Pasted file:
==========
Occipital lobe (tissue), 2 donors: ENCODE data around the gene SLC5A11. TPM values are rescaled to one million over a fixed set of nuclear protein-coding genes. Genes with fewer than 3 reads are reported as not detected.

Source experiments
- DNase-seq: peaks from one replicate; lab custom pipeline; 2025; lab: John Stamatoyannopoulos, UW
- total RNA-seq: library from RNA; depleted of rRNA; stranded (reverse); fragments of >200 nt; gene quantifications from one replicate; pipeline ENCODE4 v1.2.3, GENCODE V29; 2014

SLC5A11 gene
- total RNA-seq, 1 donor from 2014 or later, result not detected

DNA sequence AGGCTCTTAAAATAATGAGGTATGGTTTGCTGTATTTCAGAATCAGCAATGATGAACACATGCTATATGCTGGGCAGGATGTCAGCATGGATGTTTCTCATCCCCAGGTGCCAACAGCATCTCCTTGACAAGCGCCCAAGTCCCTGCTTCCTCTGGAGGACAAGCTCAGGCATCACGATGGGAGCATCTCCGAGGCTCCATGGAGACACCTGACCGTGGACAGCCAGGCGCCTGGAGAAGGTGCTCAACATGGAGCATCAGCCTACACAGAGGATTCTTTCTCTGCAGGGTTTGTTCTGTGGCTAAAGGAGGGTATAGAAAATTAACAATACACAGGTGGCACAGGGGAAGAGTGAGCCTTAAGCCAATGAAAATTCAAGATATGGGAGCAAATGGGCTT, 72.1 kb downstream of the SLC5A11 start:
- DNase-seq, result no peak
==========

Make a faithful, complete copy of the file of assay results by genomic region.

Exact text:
Occipital lobe (tissue), 2 donors: ENCODE data around the gene SLC5A11. TPM values are rescaled to one million over a fixed set of nuclear protein-coding genes. Genes with fewer than 3 reads are reported as not detected.

Source experiments
- DNase-seq: peaks from one replicate; lab custom pipeline; 2025; lab: John Stamatoyannopoulos, UW
- total RNA-seq: library from RNA; depleted of rRNA; stranded (reverse); fragments of >200 nt; gene quantifications from one replicate; pipeline ENCODE4 v1.2.3, GENCODE V29; 2014

SLC5A11 gene
- total RNA-seq, 1 donor from 2014 or later, result not detected

DNA sequence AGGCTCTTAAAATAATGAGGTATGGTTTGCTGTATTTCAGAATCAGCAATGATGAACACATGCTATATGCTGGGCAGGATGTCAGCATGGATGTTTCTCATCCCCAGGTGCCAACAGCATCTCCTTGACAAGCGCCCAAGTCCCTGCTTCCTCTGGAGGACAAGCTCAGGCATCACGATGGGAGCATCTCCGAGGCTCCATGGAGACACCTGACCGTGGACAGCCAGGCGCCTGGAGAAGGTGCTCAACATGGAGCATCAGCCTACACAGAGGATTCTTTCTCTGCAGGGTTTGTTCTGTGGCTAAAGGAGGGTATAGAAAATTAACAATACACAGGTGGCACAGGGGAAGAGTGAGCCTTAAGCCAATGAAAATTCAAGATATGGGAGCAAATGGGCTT, 72.1 kb downstream of the SLC5A11 start:
- DNase-seq, result no peak